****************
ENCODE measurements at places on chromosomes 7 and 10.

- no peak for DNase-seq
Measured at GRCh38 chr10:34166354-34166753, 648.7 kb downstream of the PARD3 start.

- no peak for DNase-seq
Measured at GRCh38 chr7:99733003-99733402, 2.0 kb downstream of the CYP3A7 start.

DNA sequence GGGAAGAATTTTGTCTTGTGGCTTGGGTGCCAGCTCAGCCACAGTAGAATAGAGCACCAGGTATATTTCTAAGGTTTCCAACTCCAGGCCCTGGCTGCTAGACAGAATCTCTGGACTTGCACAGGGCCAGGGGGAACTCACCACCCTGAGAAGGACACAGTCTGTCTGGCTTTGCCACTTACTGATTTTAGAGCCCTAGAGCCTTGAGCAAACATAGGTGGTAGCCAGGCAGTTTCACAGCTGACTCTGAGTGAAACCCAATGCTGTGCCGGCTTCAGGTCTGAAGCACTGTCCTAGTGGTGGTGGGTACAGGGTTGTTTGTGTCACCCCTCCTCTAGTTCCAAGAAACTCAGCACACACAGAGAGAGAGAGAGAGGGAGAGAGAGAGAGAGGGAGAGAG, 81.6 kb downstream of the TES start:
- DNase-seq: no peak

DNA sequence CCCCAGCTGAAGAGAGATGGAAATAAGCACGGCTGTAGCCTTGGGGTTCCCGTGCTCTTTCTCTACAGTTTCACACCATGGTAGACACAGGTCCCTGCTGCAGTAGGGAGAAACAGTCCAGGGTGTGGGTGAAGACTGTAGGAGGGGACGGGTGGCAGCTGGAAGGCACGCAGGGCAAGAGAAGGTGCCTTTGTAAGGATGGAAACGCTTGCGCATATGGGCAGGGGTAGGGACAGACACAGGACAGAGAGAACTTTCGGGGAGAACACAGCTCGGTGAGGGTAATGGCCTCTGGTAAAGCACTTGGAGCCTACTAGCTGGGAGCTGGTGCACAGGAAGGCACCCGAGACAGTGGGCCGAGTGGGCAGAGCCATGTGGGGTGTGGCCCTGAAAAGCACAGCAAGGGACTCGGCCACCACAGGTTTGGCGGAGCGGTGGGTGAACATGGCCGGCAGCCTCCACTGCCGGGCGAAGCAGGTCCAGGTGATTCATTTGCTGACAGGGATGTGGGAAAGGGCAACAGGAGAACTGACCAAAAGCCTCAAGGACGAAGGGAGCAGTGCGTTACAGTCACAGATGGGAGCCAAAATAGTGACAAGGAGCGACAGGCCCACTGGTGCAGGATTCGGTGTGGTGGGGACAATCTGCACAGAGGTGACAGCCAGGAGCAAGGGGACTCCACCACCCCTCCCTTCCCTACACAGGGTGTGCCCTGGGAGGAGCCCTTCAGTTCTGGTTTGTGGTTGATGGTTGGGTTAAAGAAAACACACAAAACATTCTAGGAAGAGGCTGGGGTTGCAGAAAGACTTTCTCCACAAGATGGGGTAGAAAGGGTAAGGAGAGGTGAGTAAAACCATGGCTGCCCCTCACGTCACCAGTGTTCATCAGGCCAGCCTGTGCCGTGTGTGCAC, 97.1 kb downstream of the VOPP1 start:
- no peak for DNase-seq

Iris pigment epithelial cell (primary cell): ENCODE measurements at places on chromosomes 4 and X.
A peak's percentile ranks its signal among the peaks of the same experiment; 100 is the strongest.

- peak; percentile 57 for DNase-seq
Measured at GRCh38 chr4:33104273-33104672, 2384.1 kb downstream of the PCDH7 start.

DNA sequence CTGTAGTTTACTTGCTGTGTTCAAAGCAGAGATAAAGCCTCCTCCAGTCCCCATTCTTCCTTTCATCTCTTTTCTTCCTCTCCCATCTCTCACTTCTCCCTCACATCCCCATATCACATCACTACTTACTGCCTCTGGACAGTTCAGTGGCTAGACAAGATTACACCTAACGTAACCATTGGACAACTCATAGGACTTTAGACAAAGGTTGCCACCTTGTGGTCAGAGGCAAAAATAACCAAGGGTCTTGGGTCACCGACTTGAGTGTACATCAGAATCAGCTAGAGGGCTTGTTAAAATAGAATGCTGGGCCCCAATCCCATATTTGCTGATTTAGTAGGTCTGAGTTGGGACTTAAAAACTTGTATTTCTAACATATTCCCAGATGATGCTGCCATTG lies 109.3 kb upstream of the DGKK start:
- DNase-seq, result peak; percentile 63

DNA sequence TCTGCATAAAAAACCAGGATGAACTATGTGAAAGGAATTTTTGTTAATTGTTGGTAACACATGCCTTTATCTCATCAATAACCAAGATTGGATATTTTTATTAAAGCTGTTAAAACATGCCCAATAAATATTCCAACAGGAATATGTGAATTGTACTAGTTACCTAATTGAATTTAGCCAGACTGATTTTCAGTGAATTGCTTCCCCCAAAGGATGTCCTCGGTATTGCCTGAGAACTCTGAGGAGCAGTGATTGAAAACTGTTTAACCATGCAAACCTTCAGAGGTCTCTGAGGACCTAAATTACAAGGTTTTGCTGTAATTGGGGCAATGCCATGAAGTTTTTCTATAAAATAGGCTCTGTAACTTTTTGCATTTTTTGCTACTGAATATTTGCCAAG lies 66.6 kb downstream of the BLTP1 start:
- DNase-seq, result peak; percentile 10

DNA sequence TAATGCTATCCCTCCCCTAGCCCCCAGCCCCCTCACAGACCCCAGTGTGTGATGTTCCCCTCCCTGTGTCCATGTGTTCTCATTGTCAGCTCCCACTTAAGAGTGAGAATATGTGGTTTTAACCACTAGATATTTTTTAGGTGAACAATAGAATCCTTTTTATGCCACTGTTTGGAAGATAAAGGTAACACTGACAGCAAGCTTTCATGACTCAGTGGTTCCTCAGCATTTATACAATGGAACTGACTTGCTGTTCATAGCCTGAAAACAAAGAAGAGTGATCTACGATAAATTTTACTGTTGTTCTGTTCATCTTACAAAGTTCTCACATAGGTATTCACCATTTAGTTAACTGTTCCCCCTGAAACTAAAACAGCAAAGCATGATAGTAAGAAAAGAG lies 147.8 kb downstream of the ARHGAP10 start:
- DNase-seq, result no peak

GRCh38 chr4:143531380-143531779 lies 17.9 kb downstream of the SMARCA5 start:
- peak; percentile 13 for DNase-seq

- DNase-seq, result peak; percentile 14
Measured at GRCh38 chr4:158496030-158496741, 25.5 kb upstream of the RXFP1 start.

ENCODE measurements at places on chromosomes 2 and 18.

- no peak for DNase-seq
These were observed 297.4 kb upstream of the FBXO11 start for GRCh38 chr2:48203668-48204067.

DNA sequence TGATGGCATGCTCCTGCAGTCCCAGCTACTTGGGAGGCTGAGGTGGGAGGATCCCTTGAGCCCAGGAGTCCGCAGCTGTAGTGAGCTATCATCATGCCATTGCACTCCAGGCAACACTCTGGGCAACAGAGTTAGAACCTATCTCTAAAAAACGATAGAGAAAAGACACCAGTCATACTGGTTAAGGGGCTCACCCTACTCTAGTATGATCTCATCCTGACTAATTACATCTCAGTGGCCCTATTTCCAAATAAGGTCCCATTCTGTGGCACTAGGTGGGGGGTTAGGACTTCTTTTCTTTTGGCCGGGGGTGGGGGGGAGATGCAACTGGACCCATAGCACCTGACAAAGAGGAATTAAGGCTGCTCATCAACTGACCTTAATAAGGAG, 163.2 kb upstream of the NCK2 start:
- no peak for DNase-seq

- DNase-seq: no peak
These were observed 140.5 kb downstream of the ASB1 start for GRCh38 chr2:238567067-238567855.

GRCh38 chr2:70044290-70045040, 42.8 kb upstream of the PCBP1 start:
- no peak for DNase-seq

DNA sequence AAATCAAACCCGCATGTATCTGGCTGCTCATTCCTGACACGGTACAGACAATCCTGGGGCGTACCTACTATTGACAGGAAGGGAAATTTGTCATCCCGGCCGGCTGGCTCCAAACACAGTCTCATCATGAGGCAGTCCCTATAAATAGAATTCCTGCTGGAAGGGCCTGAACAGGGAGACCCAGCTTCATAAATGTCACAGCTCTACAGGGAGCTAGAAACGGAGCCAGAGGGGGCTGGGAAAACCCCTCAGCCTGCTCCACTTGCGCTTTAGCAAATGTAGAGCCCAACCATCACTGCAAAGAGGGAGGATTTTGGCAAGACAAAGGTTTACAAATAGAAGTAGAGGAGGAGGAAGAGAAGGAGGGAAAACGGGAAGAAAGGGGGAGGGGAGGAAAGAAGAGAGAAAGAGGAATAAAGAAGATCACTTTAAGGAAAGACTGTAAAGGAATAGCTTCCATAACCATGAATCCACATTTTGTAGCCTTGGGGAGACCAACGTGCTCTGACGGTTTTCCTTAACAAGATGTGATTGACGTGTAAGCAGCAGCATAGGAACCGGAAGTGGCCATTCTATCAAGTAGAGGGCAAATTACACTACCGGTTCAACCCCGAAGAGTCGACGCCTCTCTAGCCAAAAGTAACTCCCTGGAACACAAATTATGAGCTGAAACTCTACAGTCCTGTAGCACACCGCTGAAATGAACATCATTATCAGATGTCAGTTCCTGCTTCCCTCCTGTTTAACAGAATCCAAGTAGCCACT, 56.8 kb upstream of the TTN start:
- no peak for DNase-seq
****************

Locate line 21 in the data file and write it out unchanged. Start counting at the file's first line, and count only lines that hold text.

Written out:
- peak; percentile 13 for DNase-seq